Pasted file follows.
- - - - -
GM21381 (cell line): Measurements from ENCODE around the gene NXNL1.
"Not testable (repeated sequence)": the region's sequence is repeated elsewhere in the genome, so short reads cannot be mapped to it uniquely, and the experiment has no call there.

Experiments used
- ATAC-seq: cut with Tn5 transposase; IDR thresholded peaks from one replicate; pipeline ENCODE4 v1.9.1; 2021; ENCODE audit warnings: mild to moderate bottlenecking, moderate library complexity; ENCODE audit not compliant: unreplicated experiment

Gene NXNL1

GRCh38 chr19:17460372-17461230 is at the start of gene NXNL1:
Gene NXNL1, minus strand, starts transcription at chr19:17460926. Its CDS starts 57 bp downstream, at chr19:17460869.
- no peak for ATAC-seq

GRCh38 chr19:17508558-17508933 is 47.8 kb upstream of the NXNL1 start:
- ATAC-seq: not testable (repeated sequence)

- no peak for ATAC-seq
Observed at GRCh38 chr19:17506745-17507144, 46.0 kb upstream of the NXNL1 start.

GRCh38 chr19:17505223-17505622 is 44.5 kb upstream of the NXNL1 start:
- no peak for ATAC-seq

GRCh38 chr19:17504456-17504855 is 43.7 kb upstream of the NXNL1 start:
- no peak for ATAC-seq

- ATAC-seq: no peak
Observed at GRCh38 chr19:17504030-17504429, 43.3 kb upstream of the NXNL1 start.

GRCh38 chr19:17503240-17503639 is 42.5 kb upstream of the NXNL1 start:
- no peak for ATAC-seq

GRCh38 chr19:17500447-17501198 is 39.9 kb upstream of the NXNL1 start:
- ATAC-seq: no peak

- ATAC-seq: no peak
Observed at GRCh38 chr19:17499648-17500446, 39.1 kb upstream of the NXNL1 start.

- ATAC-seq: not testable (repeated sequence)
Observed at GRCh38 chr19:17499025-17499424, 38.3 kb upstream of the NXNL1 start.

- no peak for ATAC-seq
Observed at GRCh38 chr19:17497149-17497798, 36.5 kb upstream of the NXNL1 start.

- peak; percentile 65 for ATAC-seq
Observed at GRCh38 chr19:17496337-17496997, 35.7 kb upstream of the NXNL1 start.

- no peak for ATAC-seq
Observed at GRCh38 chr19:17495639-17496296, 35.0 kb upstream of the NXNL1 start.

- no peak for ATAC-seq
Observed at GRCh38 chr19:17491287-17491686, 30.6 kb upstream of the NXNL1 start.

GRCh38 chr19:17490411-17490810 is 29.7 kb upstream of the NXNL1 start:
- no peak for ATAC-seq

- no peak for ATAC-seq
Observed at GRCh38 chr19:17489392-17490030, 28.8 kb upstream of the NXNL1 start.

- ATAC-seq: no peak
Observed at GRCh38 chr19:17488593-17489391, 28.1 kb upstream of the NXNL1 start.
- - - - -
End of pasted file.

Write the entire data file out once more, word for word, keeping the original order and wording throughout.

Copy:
GM21381 (cell line): Measurements from ENCODE around the gene NXNL1.
"Not testable (repeated sequence)": the region's sequence is repeated elsewhere in the genome, so short reads cannot be mapped to it uniquely, and the experiment has no call there.

Experiments used
- ATAC-seq: cut with Tn5 transposase; IDR thresholded peaks from one replicate; pipeline ENCODE4 v1.9.1; 2021; ENCODE audit warnings: mild to moderate bottlenecking, moderate library complexity; ENCODE audit not compliant: unreplicated experiment

Gene NXNL1

GRCh38 chr19:17460372-17461230 is at the start of gene NXNL1:
Gene NXNL1, minus strand, starts transcription at chr19:17460926. Its CDS starts 57 bp downstream, at chr19:17460869.
- no peak for ATAC-seq

GRCh38 chr19:17508558-17508933 is 47.8 kb upstream of the NXNL1 start:
- ATAC-seq: not testable (repeated sequence)

- no peak for ATAC-seq
Observed at GRCh38 chr19:17506745-17507144, 46.0 kb upstream of the NXNL1 start.

GRCh38 chr19:17505223-17505622 is 44.5 kb upstream of the NXNL1 start:
- no peak for ATAC-seq

GRCh38 chr19:17504456-17504855 is 43.7 kb upstream of the NXNL1 start:
- no peak for ATAC-seq

- ATAC-seq: no peak
Observed at GRCh38 chr19:17504030-17504429, 43.3 kb upstream of the NXNL1 start.

GRCh38 chr19:17503240-17503639 is 42.5 kb upstream of the NXNL1 start:
- no peak for ATAC-seq

GRCh38 chr19:17500447-17501198 is 39.9 kb upstream of the NXNL1 start:
- ATAC-seq: no peak

- ATAC-seq: no peak
Observed at GRCh38 chr19:17499648-17500446, 39.1 kb upstream of the NXNL1 start.

- ATAC-seq: not testable (repeated sequence)
Observed at GRCh38 chr19:17499025-17499424, 38.3 kb upstream of the NXNL1 start.

- no peak for ATAC-seq
Observed at GRCh38 chr19:17497149-17497798, 36.5 kb upstream of the NXNL1 start.

- peak; percentile 65 for ATAC-seq
Observed at GRCh38 chr19:17496337-17496997, 35.7 kb upstream of the NXNL1 start.

- no peak for ATAC-seq
Observed at GRCh38 chr19:17495639-17496296, 35.0 kb upstream of the NXNL1 start.

- no peak for ATAC-seq
Observed at GRCh38 chr19:17491287-17491686, 30.6 kb upstream of the NXNL1 start.

GRCh38 chr19:17490411-17490810 is 29.7 kb upstream of the NXNL1 start:
- no peak for ATAC-seq

- no peak for ATAC-seq
Observed at GRCh38 chr19:17489392-17490030, 28.8 kb upstream of the NXNL1 start.

- ATAC-seq: no peak
Observed at GRCh38 chr19:17488593-17489391, 28.1 kb upstream of the NXNL1 start.